3 Ways to Protect Our Farmers This Fall
The air has a distinct chill, the leaves are turning beautiful colors and you’re already sipping pumpkin spice lattes. Fall is officially here and it’s time for sweaters, Dad’s pumpkin pie and warm apple cider, but for America’s farm workers it also marks the start of harvest season. Without their efforts many of our favorite things about fall wouldn’t be possible.
Agricultural work is one of the most dangerous jobs in America. Over 49,000 injuries were reported in 2012, and agriculture had the highest fatality rate of any industry sector in 2013. That’s why the Occupational Safety and Health Administration joined the National Education Center for Agricultural Safety’s this week, Sept. 21-27, for National Farm Safety and Health Weekto emphasize the importance of safety of farms.
NECAS and OSHA agree that this harvest, we have to protect what really matters. And we think the lives of over two million farmer workers matter a lot! Thankfully, there are many ways to make agriculture safer. Here are just a few:
Tractor and Harvester Safety: They may be fun for hayrides, but tractors account for over half of all farm fatalities. From 1992 to 2009, roll-overs were the leading cause of death for agriculture workers. Roll-over protection bars are an extremely effective way to prevent over-turn deaths, but they are still not widely used.Additionally, employers and supervisors can take many steps to ensure the equipment is safe including: regular inspections; ensuring the tractor has adequate safety features like seatbelts, flashing lights; and training workers on safety procedures and rules of the road.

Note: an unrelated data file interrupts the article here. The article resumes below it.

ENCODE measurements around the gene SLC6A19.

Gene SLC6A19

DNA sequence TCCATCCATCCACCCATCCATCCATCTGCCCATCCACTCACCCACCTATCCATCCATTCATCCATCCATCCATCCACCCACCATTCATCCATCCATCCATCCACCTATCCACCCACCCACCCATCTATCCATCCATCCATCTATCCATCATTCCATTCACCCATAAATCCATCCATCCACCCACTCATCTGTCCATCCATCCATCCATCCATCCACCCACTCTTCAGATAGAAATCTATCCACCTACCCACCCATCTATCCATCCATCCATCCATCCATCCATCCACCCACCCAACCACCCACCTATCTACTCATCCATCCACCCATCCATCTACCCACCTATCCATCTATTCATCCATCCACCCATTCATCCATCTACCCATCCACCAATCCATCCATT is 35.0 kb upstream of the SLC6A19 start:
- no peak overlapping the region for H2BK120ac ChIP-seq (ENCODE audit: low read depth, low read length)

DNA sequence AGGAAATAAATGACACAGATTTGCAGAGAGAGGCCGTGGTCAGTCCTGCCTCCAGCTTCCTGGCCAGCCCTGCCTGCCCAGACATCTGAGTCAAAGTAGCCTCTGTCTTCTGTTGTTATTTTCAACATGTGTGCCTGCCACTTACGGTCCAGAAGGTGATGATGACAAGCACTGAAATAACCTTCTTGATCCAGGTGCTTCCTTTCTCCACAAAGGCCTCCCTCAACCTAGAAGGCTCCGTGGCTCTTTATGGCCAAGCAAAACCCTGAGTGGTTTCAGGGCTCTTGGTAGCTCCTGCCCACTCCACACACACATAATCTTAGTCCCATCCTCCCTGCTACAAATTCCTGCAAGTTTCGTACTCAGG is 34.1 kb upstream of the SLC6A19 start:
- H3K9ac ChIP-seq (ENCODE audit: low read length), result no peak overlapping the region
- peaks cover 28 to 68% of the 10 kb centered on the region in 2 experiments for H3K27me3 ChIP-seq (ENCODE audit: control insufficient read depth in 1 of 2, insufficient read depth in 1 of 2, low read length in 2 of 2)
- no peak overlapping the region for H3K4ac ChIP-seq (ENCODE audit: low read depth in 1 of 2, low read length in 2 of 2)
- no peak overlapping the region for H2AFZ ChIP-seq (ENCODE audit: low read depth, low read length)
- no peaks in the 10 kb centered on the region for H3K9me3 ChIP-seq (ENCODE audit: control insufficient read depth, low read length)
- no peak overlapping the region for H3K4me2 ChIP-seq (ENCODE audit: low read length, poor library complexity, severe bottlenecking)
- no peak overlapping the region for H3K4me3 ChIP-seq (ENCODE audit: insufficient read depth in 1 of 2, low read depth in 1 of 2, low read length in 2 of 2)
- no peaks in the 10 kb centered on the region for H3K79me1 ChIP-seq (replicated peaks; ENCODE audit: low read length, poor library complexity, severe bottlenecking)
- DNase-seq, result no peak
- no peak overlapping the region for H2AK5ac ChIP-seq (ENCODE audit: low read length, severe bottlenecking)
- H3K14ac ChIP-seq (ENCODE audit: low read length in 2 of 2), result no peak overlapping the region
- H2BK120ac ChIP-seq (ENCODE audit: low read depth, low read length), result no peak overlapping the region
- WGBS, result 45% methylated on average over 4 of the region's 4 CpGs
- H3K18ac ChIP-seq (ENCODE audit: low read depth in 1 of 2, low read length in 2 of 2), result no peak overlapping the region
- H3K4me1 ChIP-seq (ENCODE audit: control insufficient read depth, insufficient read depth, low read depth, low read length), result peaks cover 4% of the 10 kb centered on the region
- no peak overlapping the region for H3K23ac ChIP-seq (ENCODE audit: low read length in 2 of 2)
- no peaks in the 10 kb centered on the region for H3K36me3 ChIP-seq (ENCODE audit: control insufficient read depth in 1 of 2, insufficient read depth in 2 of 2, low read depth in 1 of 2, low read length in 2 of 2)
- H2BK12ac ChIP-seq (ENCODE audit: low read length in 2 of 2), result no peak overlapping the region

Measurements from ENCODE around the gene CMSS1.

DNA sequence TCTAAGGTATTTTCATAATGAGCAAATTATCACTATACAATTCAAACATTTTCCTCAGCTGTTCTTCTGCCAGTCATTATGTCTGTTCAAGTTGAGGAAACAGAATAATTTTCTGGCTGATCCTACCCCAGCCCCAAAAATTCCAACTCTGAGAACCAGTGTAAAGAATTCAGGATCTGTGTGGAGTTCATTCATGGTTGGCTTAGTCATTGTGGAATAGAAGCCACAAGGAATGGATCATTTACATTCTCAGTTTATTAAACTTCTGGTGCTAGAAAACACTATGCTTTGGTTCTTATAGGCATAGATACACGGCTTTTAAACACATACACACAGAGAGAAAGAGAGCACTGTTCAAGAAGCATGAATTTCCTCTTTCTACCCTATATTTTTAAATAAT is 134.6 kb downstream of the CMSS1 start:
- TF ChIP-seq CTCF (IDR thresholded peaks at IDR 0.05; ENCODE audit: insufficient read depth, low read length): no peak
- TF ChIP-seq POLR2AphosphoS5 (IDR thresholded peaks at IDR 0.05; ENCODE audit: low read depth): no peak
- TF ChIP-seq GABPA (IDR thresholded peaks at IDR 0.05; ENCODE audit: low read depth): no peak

Grain Handling Safety: A worker can become buried in grain in less than a minute, which makes it especially important that employers protect workers entering grain bins. Suffocation is a leading cause of death in grain storage bins. Suffocation can occur when a worker becomes buried (engulfed) by grain as they walk on moving grain or attempt to clear grain built-up on the inside of a bin. “Bridged” grain and vertical piles of stored grain can also collapse unexpectedly. The behavior and weight of the grain makes it extremely difficult for a worker to get out of it without assistance. Employers must not allow workers to enter grain storage facilities without proper equipment, precautions and training.
Hispanic Worker Safety: Approximately one half of all farm workers are Hispanic. It’s imperative that employers provide training for farm employees in a language and vocabulary they understand. Luckily, OSHA has Spanish-language resources for employers to do just that.
These are just three ways we can keep our farm workers protected this harvest season, but these aren’t the only challenges farm workers face every day. They are also at high-risk for work-related lung diseases, heat illness, confined-space hazards, noise-induced hearing loss, fall hazards, skin diseases and certain cancers associated with chemical use and prolonged sun exposure. So while you’re navigating a haunted corn maze or munching on a candy apple, it’s important to remember and protect the people actually picking the cobs and plucking the Honey Crisp off the tree.